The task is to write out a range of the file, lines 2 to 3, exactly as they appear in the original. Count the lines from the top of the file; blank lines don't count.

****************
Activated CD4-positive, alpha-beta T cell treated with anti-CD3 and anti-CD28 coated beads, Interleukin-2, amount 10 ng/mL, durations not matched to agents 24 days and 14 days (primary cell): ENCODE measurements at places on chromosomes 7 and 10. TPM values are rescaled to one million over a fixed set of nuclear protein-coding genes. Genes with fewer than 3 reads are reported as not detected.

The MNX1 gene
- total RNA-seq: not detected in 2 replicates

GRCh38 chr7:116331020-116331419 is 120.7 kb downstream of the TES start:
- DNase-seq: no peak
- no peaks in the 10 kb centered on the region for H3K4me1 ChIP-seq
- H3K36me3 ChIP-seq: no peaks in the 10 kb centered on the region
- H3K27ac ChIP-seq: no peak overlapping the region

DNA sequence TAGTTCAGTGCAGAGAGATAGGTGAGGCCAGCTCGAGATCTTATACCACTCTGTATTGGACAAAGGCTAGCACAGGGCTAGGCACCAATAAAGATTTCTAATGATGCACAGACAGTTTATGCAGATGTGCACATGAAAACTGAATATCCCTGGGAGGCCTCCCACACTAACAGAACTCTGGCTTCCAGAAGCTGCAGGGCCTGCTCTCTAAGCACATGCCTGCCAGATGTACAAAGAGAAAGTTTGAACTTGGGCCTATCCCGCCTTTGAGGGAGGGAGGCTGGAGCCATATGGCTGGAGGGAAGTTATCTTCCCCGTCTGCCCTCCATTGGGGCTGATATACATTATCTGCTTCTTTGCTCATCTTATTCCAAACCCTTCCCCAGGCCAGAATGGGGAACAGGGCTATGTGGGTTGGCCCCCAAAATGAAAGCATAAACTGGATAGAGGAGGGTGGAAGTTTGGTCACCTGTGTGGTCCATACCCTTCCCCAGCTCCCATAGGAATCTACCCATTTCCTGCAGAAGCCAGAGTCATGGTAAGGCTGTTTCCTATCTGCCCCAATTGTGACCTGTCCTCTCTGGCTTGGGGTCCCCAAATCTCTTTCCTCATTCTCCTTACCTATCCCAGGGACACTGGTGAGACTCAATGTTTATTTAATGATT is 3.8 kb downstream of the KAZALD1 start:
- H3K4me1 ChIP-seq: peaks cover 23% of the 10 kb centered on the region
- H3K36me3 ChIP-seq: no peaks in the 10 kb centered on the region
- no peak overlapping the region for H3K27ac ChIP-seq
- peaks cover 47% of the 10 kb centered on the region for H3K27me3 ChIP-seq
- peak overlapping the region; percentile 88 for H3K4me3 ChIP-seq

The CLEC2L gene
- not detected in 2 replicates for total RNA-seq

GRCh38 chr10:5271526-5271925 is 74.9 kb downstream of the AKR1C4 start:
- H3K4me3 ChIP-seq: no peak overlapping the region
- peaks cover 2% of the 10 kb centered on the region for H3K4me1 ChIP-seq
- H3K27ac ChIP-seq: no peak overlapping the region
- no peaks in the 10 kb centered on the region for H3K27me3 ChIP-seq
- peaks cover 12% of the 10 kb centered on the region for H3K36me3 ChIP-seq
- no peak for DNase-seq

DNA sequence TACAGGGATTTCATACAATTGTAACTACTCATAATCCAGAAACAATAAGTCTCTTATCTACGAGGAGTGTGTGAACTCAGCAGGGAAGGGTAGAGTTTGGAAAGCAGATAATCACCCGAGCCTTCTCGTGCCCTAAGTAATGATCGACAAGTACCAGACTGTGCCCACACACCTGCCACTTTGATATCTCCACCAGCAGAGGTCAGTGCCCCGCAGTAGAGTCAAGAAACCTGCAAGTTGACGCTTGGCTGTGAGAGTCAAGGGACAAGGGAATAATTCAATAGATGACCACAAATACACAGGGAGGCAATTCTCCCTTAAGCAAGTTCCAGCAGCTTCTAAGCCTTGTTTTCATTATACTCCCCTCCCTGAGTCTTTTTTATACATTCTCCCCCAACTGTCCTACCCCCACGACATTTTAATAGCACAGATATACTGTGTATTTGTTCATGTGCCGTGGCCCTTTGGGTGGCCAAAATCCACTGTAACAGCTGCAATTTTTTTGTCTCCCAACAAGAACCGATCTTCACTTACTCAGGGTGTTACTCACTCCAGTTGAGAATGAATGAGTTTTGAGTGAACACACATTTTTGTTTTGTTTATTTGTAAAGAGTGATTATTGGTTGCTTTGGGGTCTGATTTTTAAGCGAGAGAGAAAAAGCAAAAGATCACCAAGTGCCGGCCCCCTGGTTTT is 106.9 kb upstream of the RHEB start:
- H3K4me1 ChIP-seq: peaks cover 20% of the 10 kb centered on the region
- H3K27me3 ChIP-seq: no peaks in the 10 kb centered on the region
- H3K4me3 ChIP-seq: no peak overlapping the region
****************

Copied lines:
The MNX1 gene
- total RNA-seq: not detected in 2 replicates